Is vaadin the right choice for real-time applications ?


I’d like to have your advices concerning our proof of concept architecture.
We want to develop a real-time web application displaying some events in our web interface.
Recently we switched to vaadin framework for our front end application and we’d like to have your opinions on this point.

The web application runs on Oracle WebLogic application server to display events that are pushed (published) by our Oracle event processing applications to a publish subscribe (pubsub) server alson running on Oracle WebLogic.

Right now, the web application (Vaadin) is composed of vaadin components that connect to the pubsub server as subscriber to be notified of a new event published.
When a new event is handled by the subscriber, we would like to refresh some our Vaadin components that are the graphical representation of events like charts …
This web application needs to support a big amount of events and we have to be sure of our architecture choice to prevent some performance issues.

What are the limitations that you think we will reach with this architecture ?
Is the websocket or other protocols instead of pubsub is more convenient for this environment ?

Thanks for your opinions

Hallo Guney,

as usual the answer is ‘it depends’, and when you talk about real-time then of course the question is how fast is fast enough, and how reliable is reliable enough.
I wouldn’t want my car’s brakes to be controlled by a web application on the open Internet – yet, if a web application is fast enough (e.g. you control the servers’ and clients’ horsepower and the network latency and the maximum bandwidth both provided by the network hardware and used by the application) for your application then fine – Vaadin is a good choice!!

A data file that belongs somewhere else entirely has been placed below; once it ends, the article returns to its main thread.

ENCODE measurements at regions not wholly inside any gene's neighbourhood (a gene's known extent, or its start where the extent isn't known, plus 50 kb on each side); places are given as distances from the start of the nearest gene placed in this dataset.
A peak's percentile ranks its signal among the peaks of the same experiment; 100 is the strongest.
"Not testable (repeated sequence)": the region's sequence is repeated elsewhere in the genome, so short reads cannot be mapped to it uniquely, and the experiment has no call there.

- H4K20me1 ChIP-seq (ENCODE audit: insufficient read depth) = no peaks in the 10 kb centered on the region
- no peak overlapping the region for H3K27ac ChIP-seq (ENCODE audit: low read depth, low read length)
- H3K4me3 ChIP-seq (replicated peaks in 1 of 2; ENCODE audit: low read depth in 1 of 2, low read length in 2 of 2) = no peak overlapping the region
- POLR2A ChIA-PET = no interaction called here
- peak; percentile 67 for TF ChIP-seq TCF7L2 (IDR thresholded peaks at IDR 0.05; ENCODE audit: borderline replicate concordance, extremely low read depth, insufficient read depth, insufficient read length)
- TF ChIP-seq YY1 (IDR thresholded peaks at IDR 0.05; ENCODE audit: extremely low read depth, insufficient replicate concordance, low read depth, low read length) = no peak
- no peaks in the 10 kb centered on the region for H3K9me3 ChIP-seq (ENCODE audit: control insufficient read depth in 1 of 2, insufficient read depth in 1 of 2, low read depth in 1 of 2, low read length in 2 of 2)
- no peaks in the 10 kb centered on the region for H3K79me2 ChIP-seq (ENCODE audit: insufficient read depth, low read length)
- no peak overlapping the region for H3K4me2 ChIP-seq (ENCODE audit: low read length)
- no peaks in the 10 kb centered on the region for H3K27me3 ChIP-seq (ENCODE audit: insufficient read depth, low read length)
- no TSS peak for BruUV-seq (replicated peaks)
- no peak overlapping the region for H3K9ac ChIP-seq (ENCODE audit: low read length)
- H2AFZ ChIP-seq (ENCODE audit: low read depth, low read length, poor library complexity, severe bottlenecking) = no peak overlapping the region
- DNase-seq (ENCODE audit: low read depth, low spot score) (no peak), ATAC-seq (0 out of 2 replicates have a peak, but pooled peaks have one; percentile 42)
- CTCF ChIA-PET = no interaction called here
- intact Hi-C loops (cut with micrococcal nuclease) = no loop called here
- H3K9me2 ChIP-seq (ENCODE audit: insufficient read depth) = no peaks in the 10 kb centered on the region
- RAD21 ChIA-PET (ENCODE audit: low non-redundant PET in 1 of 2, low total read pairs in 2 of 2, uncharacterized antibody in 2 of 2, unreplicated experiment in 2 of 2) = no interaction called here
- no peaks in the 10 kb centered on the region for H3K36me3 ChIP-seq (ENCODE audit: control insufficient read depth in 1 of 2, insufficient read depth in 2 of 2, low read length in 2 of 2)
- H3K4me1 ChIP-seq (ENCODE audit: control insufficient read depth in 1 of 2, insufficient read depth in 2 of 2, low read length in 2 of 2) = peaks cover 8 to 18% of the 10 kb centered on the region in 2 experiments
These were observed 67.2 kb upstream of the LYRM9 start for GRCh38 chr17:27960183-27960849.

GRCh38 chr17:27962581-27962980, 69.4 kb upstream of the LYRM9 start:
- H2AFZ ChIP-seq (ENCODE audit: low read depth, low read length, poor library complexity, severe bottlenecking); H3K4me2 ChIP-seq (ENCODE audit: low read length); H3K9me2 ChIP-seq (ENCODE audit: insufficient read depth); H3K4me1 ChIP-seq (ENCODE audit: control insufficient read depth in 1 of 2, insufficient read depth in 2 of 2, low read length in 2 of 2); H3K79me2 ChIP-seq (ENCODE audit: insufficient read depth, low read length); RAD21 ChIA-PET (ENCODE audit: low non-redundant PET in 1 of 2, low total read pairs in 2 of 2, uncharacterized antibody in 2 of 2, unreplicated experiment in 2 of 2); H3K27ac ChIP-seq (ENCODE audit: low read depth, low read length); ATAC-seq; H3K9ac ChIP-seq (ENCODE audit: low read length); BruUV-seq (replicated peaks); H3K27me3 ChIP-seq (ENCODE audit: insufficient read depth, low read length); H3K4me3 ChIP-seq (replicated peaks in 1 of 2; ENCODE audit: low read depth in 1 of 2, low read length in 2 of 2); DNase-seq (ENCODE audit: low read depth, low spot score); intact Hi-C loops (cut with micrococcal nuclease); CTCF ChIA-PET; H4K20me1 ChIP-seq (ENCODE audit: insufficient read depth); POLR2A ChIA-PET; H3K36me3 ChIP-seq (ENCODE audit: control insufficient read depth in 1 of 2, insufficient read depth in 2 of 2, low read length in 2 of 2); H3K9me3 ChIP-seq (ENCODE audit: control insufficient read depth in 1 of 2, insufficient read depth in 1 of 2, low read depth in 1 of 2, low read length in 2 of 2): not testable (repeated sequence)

It’s hard to say how performant the parts in your application are (PubSub is often running atop Web Sockets, so you’ll have to investigate what your implementation does and how to optimize it – no decision/architecture is ‘better’ per se without more information).
But you can of course copy designs that are known to work; e.g. using BlueMix in the Cloud is fast enough for realtime data monitoring of a flying drone:

I am sorry if I cannot help too much here, but this is inherent to the subject matter.


Agree with Enver: it depends.

In terms of pushing real-time updates into the browser I don’t think there is a better technology than WebSockets, currently.

Just wanted to point out something. Whatever your UI technology is (browser, fat client, etc) there’s no UI technology which can cope with more can say 10 updates per second for the same data item. It is pointless to try to send more than this to the UI, for two reasons:

  1. The UI may become overwhelmed by the amount of re-painting it has to do. The result may be that the UI will become unresponsive from user point of view.
  2. You’ll get the “petrol pump effect”, i.e. updates will (unless #1 kicks in first) come in such short order that it becomes impossible for the human eye to see the actual values because they will appear to be ‘spinning’. Obviously this point relates more to grids (i.e. cell-style updates) than to graphs.

Therefore, if you suspect that you are in this situation then you have no choice but to implement some kind of
conflation strategy
on the server so that the message rate from server to browser can be controlled. If you think about it is actually much easier in the polling scenario because then you are in full control of the message rate. But polling has its own drawbacks.

My experience comes mainly from updating grids/tables in real-time, not graphs. But I do believe the above still applies.

Best of luck.

We are using Vaadin as frontend UI for our embedded building automation controllers. This industry sector needs typical response time about 1 second, what can achieved with polling (BTW on a page presenting about 30 sensors and actors 1 second polling generates less traffic then push).